For those who don’t know, a friendship bracelet is a simple form of macramé—meaning the design is constructed by tying knots, as opposed to weaving or braiding. Bracelet patterns are typically simple enough for a child of 8 or 9 to handle, albeit with a bit of practice. They are believed to originate among the indigenous peoples of the Americas, where knots were tied into string to track time and count, but in the United States their popularity arose among children as a gift-giving symbol of friendship. As the lore goes, when someone gives you a friendship bracelet, you put it on and make a wish, and you must leave it on until the bracelet naturally falls off, at which point your wish comes true.

Kids took the “falling off naturally” rule very seriously, but in retrospect I find a different aspect more fascinating. Tying friendship bracelets is a communal activity. It’s a repetitious task that you can’t do absentmindedly, it takes a few hours at least, and you have to stay put while you do it. But you can enjoy shared company, and at the end you’ve made something pretty. Kids would sit in a circle, each working on their own bracelet, sometimes even safety pinning them to each others backpacks in a circle-the-wagons manner, while chit chatting about whatever occupied their minds. Kids who were generally hyper and difficult to corral miraculously organized themselves into a serene, rhythmic focus. And it was pleasant to sit and knot along with them, when the job wasn’t pulling me away for some reason.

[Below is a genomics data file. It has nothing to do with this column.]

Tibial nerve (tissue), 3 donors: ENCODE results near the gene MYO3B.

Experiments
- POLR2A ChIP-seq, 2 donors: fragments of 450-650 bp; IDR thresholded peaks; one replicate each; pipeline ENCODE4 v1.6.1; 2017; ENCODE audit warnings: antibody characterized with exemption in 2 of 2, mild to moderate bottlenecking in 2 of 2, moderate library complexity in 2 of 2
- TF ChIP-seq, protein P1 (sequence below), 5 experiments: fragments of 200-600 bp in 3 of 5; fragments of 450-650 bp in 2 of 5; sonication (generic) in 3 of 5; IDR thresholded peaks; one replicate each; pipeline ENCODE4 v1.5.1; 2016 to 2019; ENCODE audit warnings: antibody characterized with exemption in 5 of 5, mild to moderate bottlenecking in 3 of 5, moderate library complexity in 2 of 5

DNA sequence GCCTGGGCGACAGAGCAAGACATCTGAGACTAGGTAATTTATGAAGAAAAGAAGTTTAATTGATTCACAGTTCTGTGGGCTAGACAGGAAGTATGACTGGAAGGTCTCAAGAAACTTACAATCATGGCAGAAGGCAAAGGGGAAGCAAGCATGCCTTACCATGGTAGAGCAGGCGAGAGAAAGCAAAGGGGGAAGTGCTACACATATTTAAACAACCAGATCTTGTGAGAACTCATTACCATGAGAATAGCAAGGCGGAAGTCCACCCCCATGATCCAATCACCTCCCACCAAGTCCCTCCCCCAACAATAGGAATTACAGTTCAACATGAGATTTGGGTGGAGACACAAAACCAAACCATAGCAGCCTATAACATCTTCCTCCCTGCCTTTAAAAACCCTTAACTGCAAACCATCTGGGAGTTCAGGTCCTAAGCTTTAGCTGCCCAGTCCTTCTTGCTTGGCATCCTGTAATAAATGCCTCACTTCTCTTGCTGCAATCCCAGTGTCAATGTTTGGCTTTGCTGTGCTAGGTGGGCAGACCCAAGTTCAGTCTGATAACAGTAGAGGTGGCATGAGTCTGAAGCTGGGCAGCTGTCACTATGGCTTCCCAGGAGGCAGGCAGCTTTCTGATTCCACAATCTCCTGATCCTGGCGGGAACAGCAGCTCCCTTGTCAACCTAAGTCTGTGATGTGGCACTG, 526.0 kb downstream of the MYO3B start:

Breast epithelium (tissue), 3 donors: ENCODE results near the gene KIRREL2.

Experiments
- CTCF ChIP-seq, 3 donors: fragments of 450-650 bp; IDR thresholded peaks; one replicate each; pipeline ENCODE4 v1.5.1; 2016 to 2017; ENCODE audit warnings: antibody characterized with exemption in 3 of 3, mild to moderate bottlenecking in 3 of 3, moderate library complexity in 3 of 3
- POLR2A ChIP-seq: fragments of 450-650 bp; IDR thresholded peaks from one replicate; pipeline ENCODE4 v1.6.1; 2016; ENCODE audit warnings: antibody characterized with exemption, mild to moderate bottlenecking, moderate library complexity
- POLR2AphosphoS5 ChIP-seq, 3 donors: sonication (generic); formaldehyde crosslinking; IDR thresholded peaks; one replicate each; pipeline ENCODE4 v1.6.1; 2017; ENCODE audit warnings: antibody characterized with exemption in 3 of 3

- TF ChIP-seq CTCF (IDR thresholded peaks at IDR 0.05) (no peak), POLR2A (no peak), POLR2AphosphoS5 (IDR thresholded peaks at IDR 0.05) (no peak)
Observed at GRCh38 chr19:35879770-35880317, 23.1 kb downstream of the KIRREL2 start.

Thinking of this makes me realize me how little I’ve experienced communal activities since then. It has the same feeling of a family sitting together making Christmas cookies, or a group of artists sitting together sketching. People complain about the difficulty of making friends in your thirties, and I wonder how much of that is simply because we don’t afford ourselves the time for such communal activities. We aren’t regularly around groups of people with the sort of free time that precipitates these moments of idle bonding.

Without any thoughts like this at the time, I nevertheless developed friendship bracelet making as a specialty. I spent a lot of time teaching kids how to tie them. I’m not sure how I grew into the role. I suspect the craft aspect of it tickled my brain, but at the time I was not nearly as conscious of my love for craftsmanship as I am now. I learned a dozen or so patterns, and figured out a means to tie a two-tone pattern of letters, with which I could write people’s names in a pixelated font. It impressed many pre-teens.